So there I was at the beginning of December driving the endless M25, M4 route from the South to Swansea, tears of self-pity streaming down my face and Jiminy-fucking-Cricket on my shoulder, alternately telling me to "buck-up - it is not you lying in hospital with a broken hip" and that "crying never solved anything". I turn up the volume on my Ludovic Einaudi CD, the crescendos of music matching my waves of misery, at every peak I burst in to sobs. The sound drowns out Jiminy fucking Cricket and his little homilies, he is beginning to sound suspiciously like OldMaSock.
December is the dog-end of the year with only the artificial tinsel barrier of Christmas to stop our miseries overflowing into the New Year. They will flow in again anyway when the tinsel is confined once more to the attic. December starts badly with my health (which, since a relapse early in the year, has gradually improved to my usual level of sub-existence) knocked back again by a horrible cold and chest infection. I am already feeling miserable when BroSock phones with the news that OldmaSock has had a fall and is in hospital with a broken hip. The Bedsock is out of action after a minor op on his back and there is nothing for it but for me to make the long journey on my own and do what I can to sort things out. How can I do this when I barely have the energy to haul myself up stairs? I pack what I can into the car, some food as there will be nothing edible at OldMaSock's house, some clean bedding, and most importantly a bottle of red wine! I have every suspicion I am going to need it.
|Biarritz old harbour 1965|
The wine reminds me that I have been meaning to write on my Fourth Plate blog about the first time I got drunk! It was 1965 and I was aged ten. The Sock family were staying in Biarritz, a favourite place I would re-visit many times over the years. After a long day on the beach, surfing and sunbathing, we went for a meal at a cheap, local bistro, I know it must have been cheap because my parents didn't do expensive food. I remember the formica tables, the harsh strip lighting and the carafe of red, house wine. Wine that MaSock gave to myself and BroSock, wine that we knocked back greedily, excited at being treated as grown-ups. And then, on our way back to the hotel, stopping outside a toyshop window and laughing and laughing at the bright, twinkly, lights as if everything in the whole world was euphorically hilarious!
I always felt that my parents, whilst rarely drinking themselves, were somewhat sophisticated in having introduced their children to the joys of alcohol at such an early age. But a while ago, reminded of this occasion when transferring old family photos onto the computer, I mentioned it to OldMaSock whose long term memory is pretty damn good. "Oh yes" she said happily "I remember that well. The wine was corked so rather than waste it we gave it to you and your brother!".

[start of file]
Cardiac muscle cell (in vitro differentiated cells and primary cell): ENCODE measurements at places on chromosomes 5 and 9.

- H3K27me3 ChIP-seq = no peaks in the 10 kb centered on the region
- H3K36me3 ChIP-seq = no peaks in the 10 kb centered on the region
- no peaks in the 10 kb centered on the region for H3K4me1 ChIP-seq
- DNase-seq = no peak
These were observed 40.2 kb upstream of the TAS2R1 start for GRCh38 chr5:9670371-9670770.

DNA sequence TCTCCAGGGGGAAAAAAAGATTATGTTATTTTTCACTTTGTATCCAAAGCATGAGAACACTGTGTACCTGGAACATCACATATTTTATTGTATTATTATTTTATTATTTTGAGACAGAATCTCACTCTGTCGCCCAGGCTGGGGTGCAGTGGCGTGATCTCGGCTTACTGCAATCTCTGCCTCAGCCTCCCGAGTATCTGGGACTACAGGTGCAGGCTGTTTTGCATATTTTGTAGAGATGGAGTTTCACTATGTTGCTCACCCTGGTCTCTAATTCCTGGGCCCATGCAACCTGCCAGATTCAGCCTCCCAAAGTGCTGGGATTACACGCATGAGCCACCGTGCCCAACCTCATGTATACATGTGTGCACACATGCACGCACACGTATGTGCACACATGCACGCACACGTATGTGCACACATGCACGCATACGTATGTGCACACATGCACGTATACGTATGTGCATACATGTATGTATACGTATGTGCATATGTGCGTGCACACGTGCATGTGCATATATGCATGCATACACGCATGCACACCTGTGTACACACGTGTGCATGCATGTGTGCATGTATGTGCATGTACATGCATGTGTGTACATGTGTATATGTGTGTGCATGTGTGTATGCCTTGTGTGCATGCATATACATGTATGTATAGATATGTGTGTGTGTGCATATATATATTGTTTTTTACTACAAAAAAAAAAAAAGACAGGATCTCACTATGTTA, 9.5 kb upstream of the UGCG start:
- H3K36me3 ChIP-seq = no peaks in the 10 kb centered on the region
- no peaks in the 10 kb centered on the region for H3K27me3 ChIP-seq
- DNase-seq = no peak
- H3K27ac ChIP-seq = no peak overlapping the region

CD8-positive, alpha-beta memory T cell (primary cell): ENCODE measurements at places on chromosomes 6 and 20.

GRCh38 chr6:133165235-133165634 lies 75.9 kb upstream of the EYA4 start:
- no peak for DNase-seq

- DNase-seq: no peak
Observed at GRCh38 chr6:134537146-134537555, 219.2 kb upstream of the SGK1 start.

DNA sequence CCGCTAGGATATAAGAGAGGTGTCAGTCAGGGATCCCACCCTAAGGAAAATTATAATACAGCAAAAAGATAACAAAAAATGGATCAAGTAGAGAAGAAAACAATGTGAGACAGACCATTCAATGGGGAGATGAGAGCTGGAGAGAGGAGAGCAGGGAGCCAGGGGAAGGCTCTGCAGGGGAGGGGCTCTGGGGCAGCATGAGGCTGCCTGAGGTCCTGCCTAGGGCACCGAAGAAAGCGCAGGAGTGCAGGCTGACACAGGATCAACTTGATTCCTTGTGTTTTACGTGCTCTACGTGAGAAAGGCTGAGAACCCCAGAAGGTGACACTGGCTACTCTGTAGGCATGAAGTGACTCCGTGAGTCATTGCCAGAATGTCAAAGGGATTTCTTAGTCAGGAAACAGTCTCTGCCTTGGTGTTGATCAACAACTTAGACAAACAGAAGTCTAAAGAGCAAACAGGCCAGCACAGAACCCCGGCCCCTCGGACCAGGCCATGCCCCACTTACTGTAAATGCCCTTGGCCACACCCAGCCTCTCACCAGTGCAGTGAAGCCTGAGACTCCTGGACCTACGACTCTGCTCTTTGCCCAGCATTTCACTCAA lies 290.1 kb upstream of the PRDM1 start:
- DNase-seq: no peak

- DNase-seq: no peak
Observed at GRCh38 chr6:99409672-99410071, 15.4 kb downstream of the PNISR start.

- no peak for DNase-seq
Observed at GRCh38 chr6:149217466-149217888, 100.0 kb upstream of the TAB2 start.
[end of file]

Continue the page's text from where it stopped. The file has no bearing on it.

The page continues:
|Biarritz 1965 - The Sock family searching for crabs|
Eventually I arrive at the hospital, I feel faint with fatigue but struggle along to the ward wearing my cheerful face. As OldMaSock drilled into me many times over the years, nobody likes a misery. How true, how very, very, true..
OldMaSock is as fine as she can be under the circumstances. She's had an operation to put a screw in her hip and I ask her if they have tightened the loose one in her head whilst they were at it. Apart from the fact that she isn't mobile she seems no more, or less, demented than usual. She is happy to see me, happy with the chocolates and puzzle book I have bought her, laughs at the photograph of me in my new hat that I have put in a frame for her so she doesn't forget who I am. Then, when I ask if she is OK, she whispers very loudly to me "There seem to be an awful lot of WELSH people here". This is unsurprising as she is in Wales where she has been living for the last sixty years. What did she expect, a ward full of Mexicans playing guitars and wearing sombreros? OldMaSock giggles at this and reassured that she is still as much in the land of the living as ever, I depart.
It's late, cold and dark when I arrive at OldMaSock's house. Despite it all being in reasonable order I feel lonely and uncomfortable there - I never did like being on my own overnight even when I lived there. Now it feels particularly empty without the, still dynamic, presence of OldMaSock. I turn the TV on in the lounge, blaringly loud as OldMaSock has it, filling the house with the noise that is no substitute for life. I can't settle and despite my tiredness I make a start on all the tasks that need doing to secure the house until OldMaSock returns. I can't bear to think that she might not be able to return.
I open the fridge, the smell of decomposing chicken greets me - two raw portions are sat on a plate, days past their eatby. Who knows how long OldMaSock had had them there even before her fall? I take everything out of the fridge and bin it, the smell making me gag. Outside the bin bags, left on the driveway as the rules for collection are so complex even I can't understand them, have been ripped open by foxes. I scoop up the rubbish and rebag it, retching. I clean and disinfect the fridge, who knows what vile bacteria is in there with the badly kept food I wouldn't even feed to my cats.
Eventually I stop, too exhausted to continue, too sickened to be able to eat. Thank God I have bought the bottle of wine. I wash one of the largest, greasy, wine glasses from the cabinet, spend ten minutes of panic trying to find a cork screw, take the bottle through to the lounge and sink into the sofa, at last able to relax at the end of the worst sort of day.
The red wine glugs from the bottle into the glass, as I raise it to my mouth a musty, sour smell assails my nose.. corked..